Cr. No. 74-364-OJC.
February 26, 1976.
James L. Browning, Jr., U.S. Atty., F. Steele Langford, David P. Bancroft, Edward P. Davis, Jr., Asst. U.S. Attys., San Francisco, Cal., for the United States.
F. Lee Bailey, J. Albert Johnson, Boston, Mass., Thomas J. May, Brookline, Mass., for defense.
MEMORANDUM AND ORDER DENYING PLAINTIFF'S MOTIONS TO BAR DEFENDANT'S PROFFERED PSYCHIATRIC TESTIMONY AND MOTION TO STRIKE EXPERT TESTIMONY
The Government has filed extensive points and authorities in support of its motion to bar the introduction of testimony by expert witnesses on the defendant's mental state at the time of the bank robbery for which she is now on trial. While the Court has no quarrel with the basic tenet of the decisions cited, it does not find them applicable to the case at hand.
In large part, the Government's argument is that since in this Circuit the crime of bank robbery, as defined in the applicable federal statute, 18 U.S.C. § 2113(a), has been held not to require proof of a specific, but only a general, intent, United States v. Hartfield, 513 F.2d 254, 259 (9th Cir. 1975); United States v. Porter, 431 F.2d 7 (9th Cir.), cert. denied, 400 U.S. 960, 91 S.Ct. 360, 27 L.Ed.2d 269 (1970), expert testimony offered to show that the defendant acted with a reduced mental capacity is irrelevant to any triable issue and therefore inadmissible. Without disputing the soundness of the premise on which this argument rests, the Court will simply point out that in this case the expert testimony is not being offered to prove diminished capacity sufficient to negate specific intent.
As the Court understands the purpose of psychiatric expert testimony offered here by the defense, it is to explain the effects kidnapping, prolonged incarceration, and psychological and physical abuse may have had on the defendant's mental state at the time of the robbery, insofar as such mental state is relevant to the asserted defense of coercion or duress. The jury, of course, are free to accept or reject the defendant's own account of her experiences with her captors. If they choose, however, to believe her testimony, then they may be served by the testimony of the experts called by both sides in determining whether or not the defendant was coerced into committing the offenses charged in the indictment.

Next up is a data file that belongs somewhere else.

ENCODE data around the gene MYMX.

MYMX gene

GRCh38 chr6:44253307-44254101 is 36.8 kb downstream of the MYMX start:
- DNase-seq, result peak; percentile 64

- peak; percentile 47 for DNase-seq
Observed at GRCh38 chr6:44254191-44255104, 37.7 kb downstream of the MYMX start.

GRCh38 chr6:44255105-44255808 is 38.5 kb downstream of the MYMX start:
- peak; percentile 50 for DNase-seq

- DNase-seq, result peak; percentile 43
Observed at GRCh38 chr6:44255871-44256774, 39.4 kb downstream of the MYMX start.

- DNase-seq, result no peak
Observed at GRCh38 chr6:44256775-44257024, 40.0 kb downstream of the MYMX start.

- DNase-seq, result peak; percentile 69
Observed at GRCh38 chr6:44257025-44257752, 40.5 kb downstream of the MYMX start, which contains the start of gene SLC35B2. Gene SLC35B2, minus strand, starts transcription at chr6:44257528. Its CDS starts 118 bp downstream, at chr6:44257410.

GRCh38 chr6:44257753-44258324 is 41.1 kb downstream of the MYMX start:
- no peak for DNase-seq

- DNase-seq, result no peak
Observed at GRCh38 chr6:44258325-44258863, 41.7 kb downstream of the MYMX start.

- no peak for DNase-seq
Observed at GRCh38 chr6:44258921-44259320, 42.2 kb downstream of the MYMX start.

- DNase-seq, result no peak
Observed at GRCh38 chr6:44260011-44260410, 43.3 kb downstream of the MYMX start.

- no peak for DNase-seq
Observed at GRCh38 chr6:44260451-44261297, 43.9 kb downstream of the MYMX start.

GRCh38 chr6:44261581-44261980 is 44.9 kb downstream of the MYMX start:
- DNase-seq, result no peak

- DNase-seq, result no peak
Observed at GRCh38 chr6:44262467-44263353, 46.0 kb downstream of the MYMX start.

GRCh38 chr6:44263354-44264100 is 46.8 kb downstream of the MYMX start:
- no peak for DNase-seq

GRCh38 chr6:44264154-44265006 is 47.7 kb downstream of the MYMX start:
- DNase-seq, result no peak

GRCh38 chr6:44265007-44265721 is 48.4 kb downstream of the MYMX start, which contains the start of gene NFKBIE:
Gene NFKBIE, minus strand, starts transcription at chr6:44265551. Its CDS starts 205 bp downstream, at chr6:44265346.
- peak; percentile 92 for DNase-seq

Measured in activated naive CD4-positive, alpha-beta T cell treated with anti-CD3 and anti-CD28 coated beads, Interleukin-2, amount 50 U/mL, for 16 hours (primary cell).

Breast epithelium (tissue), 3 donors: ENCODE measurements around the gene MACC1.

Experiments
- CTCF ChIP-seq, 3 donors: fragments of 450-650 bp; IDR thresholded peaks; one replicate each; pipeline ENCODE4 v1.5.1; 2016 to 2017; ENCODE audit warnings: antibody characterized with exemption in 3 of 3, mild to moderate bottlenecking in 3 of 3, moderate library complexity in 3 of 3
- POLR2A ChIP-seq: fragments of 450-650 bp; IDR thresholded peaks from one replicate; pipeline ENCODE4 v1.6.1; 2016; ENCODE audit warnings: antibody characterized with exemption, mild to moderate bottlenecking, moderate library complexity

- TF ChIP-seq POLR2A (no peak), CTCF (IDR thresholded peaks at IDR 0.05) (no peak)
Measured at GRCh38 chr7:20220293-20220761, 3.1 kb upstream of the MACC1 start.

It is a settled principle of law that "[t]he trial judge has broad discretion in the matter of the admission or exclusion of expert evidence, and his action is to be sustained unless manifestly erroneous." Salem v. United States Lines Co., 370 U.S. 31, 35, 82 S.Ct. 1119, 1122, 8 L.Ed.2d 313, 317 (1962). The standard to be applied in the exercise of this discretion is clearly stated in United States v. Brown, 501 F.2d 146, 149 (9th Cir. 1974), rev'd on other grounds, sub nom., United States v. Nobles, 422 U.S. 225, 95 S.Ct. 2160, 45 L.Ed.2d 141 (1975):
If the Court in its discretion, which may not be disturbed absent clear abuse, is convinced that the expert may materially assist the jury beyond their common experience as amplified by argument of counsel, the expert should be allowed to testify.
Moreover, the federal courts have announced in numerous decisions that even where an expert's opinion touches the ultimate issue which the jury must decide, "it is admissible so long as it relates to matters within the witness' special competence and skill and not to matters of common knowledge and observation." Riley v. United States, 96 U.S.App.D.C. 258, 225 F.2d 558, 559 (1955); accord, White v. United States, 399 F.2d 813, 820 (8th Cir. 1968); Unitec Corp. v. Beatty Safway Scaffold Co. of Oregon, 358 F.2d 470, 477-78 (9th Cir. 1966); Rhynard v. Filori, 315 F.2d 176, 178 (8th Cir. 1963); Cohen v. Western Hotels, Inc., 276 F.2d 26 (9th Cir. 1960).
The ultimate issue in this case is, of course, the defendant's intent at the time of the offense. While the Court is mindful that the Ninth Circuit has generally upheld trial court decisions rejecting psychiatric testimony offered to prove a defendant's mental state where insanity has not been interposed as a defense, see, e.g. United States v. Haseltine, 419 F.2d 579, 581 (9th Cir. 1969), it is equally aware of its discretionary authority to allow such testimony where it can be of assistance to the jury in understanding a matter of importance that is beyond the pale of common experience. The Court is of the opinion that the peculiar question to which the experts here will address themselves — whether the defendant's initial status as a kidnap victim and the subsequent treatment of her by her captors could have deprived her of the requisite general intent to commit the offense charged — is not only relevant to the asserted defense of coercion but also beyond the common experience of most jurors and within the special competence of the experts. The jury need not concur with the expert opinions expressed on this matter, but this Court will not deprive them of the opportunity to consider the testimony that will be offered and make whatever use of it they deem advisable.
Accordingly, IT IS ORDERED that plaintiff's motion to bar admission of expert psychiatric testimony on the issue of coercion and general intent be, and the same is hereby, denied.
IT IS FURTHER ORDERED that plaintiff's motion to strike the testimony of Dr. Louis J. West be, and the same is hereby denied.